First impressions can fail, especially if they are surrounded by prejudice. When actress Jamie Lee Curtis met Anne of Arms on the set of daggers in the back he assumed his co-star was “an inexperienced, unsophisticated young woman”. The interpreter of Halloween he made these assumptions because of his colleague’s Cuban origin. “I assumed, and I say this with real shame, because she had come from Cuba, that she had just arrived,” he told the American edition of She.
Ana de Armas is the August cover of this magazine, which devotes a broad profile. In it, the Spanish-Cuban actress reflects precisely on the Latina stereotype in Hollywood. She doesn’t deny her roots, but she doesn’t want them to limit her either. “I want to play Latina,” she says, “but I don’t want to put a fruit basket on my head all the time.” A good example of this dichotomy between not renouncing one’s origins and the search for less restrictive roles is illustrated in this profile, which talks about two very different film projects: one that did not come to fruition and another that will come to fruition and for which Ana de Armas recently made headlines.
Once her prejudices were overcome, Jamie Lee Curtis became a friend and supporter of her partner in Hollywood. She was so impressed that she wanted to introduce Steven Spielberg to play Maria in West Side Story. In the end, De Armas will not get the role, but he will assume another, more complicated at the start, that of Marilyn Monroe. De Armas went to Los Angeles to test out the role while filming alongside Curtis. “She showed me a picture of herself as Marilyn,” the veteran actress recalls. “My father [el actor Tony Curtis] she was at Whit skirts and be crazy, and I have a lot of pictures of him with Marilyn. Ana showed me some pictures and a video of her in motion, without sound. And it was so shocking… she was Marilyn.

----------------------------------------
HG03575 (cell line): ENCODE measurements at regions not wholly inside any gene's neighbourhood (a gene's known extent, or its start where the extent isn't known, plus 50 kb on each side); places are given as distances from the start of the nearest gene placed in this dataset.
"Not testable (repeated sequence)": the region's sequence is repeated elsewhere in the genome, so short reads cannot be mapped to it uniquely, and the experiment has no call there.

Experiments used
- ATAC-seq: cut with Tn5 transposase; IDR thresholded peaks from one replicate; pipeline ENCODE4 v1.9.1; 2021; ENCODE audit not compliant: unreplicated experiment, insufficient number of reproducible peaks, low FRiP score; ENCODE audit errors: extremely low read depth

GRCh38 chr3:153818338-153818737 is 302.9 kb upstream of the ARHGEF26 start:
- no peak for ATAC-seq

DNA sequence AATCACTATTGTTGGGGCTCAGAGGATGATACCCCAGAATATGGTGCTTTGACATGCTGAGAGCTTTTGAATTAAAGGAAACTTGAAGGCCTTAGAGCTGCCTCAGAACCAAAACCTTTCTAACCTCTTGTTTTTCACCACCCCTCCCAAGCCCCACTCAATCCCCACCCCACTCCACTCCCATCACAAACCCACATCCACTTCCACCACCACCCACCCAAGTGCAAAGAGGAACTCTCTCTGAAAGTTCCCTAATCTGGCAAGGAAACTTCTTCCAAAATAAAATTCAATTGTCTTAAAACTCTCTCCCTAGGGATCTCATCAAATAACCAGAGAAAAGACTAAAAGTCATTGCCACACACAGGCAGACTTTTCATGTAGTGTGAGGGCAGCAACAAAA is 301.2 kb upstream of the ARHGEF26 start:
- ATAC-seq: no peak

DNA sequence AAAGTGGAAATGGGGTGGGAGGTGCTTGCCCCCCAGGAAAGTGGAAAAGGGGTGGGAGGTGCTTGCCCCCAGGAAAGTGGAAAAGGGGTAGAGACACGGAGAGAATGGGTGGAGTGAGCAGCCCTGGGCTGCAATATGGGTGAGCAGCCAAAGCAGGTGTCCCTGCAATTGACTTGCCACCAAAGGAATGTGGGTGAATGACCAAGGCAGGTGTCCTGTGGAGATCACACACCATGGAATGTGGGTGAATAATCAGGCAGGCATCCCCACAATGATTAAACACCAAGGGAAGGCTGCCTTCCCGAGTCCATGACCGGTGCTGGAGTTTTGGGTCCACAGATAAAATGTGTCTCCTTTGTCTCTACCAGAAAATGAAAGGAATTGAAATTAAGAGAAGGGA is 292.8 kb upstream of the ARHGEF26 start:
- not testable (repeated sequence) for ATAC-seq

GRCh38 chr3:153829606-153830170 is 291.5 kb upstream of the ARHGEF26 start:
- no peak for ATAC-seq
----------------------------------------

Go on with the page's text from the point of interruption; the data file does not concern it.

“The fact that a Latina actress with a Cuban accent was chosen to play Blond [el biopic de Marilyn Monroe que estrena Netflix el próximo septiembre] It’s not just a sign of her talent, but that Hollywood could become a bit more open about its casting practices. foundry“says journalist Marisa Meltzer in the profile of She. The interpreter agrees, but with nuances. “The problem is that sometimes you don’t even make it to the room with the director to sit down and prove yourself. It’s both exhausting and frustrating,” he said.
A new life in New York
Ana de Armas had an itinerant life. He was born in Santa Cruz del Norte in 1988 and grew up in Cuba, where he made three films. At the age of 18, he moved to Spain, where he worked mainly in television, in series such as Boarding. After eight years, at 26, he decided to give Los Angeles a chance. Until now.
De Armas had a media relationship with actor Ben Affleck, which made the actress the target of all cameras, not just cinematic. “How was it ?” now asks the reporter. “Horrible,” De Armas says bluntly. “That’s one of the reasons I left Los Angeles.” She has now moved to New York, where she lives in an apartment with her boyfriend, Tinder executive Paul Boukadakis. He loves living in the Big Apple, he says. He is only a three-hour direct flight from Havana and much closer to Spain than to Los Angeles, which he really appreciates because, as he admits, he sometimes misses Europe.
Of course, the actress confirms that she has not yet found her place in the city, although professionally she has not found it in Havana or Madrid either. “Sometimes I feel like I’m not part of the Cuban artist community, and then I was in Spain and I feel like I’m not part of the community there, especially because ‘in Spain I did more television than cinema,” he said. said. “And then I’m here, and I feel like I’m not there yet. You know? Am I part of the community? I don’t know almost anyone.” This more personal reflection also meets the aforementioned professional issues. Ana de Armas asserts herself as a Latin actress proud of her origins, but she does not want to limit herself to the borders of a too narrow cliché. for her.